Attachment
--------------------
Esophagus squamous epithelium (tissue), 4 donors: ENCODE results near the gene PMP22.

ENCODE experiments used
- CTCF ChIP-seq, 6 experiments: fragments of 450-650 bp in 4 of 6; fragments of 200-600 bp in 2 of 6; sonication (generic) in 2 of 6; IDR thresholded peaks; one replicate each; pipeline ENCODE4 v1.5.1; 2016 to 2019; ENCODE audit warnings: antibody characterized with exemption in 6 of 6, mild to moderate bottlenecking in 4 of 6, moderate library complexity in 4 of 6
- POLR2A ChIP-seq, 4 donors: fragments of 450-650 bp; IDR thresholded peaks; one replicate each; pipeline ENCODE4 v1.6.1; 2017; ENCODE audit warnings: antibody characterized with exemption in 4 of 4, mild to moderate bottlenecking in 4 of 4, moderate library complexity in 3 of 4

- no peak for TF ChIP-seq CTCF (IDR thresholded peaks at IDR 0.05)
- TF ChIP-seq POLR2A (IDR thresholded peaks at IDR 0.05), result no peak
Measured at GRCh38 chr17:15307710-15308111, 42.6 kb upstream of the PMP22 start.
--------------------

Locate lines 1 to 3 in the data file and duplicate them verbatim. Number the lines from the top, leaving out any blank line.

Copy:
Esophagus squamous epithelium (tissue), 4 donors: ENCODE results near the gene PMP22.

ENCODE experiments used
- CTCF ChIP-seq, 6 experiments: fragments of 450-650 bp in 4 of 6; fragments of 200-600 bp in 2 of 6; sonication (generic) in 2 of 6; IDR thresholded peaks; one replicate each; pipeline ENCODE4 v1.5.1; 2016 to 2019; ENCODE audit warnings: antibody characterized with exemption in 6 of 6, mild to moderate bottlenecking in 4 of 6, moderate library complexity in 4 of 6